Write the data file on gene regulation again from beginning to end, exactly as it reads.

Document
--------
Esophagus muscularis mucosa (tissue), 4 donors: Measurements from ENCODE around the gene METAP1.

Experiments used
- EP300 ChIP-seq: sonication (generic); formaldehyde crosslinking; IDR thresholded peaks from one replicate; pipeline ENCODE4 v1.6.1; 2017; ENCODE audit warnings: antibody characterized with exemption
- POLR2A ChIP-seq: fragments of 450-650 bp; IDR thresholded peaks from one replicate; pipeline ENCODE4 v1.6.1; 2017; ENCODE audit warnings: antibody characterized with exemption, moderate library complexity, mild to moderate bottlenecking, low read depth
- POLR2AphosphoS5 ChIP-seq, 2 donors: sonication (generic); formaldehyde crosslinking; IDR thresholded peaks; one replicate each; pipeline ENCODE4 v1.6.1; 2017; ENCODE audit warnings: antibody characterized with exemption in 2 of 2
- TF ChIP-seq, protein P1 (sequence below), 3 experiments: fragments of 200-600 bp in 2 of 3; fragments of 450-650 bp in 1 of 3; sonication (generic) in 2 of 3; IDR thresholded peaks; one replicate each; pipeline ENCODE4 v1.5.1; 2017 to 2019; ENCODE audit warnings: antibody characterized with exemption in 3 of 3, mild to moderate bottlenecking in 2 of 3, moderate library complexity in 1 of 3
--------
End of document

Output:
Esophagus muscularis mucosa (tissue), 4 donors: Measurements from ENCODE around the gene METAP1.

Experiments used
- EP300 ChIP-seq: sonication (generic); formaldehyde crosslinking; IDR thresholded peaks from one replicate; pipeline ENCODE4 v1.6.1; 2017; ENCODE audit warnings: antibody characterized with exemption
- POLR2A ChIP-seq: fragments of 450-650 bp; IDR thresholded peaks from one replicate; pipeline ENCODE4 v1.6.1; 2017; ENCODE audit warnings: antibody characterized with exemption, moderate library complexity, mild to moderate bottlenecking, low read depth
- POLR2AphosphoS5 ChIP-seq, 2 donors: sonication (generic); formaldehyde crosslinking; IDR thresholded peaks; one replicate each; pipeline ENCODE4 v1.6.1; 2017; ENCODE audit warnings: antibody characterized with exemption in 2 of 2
- TF ChIP-seq, protein P1 (sequence below), 3 experiments: fragments of 200-600 bp in 2 of 3; fragments of 450-650 bp in 1 of 3; sonication (generic) in 2 of 3; IDR thresholded peaks; one replicate each; pipeline ENCODE4 v1.5.1; 2017 to 2019; ENCODE audit warnings: antibody characterized with exemption in 3 of 3, mild to moderate bottlenecking in 2 of 3, moderate library complexity in 1 of 3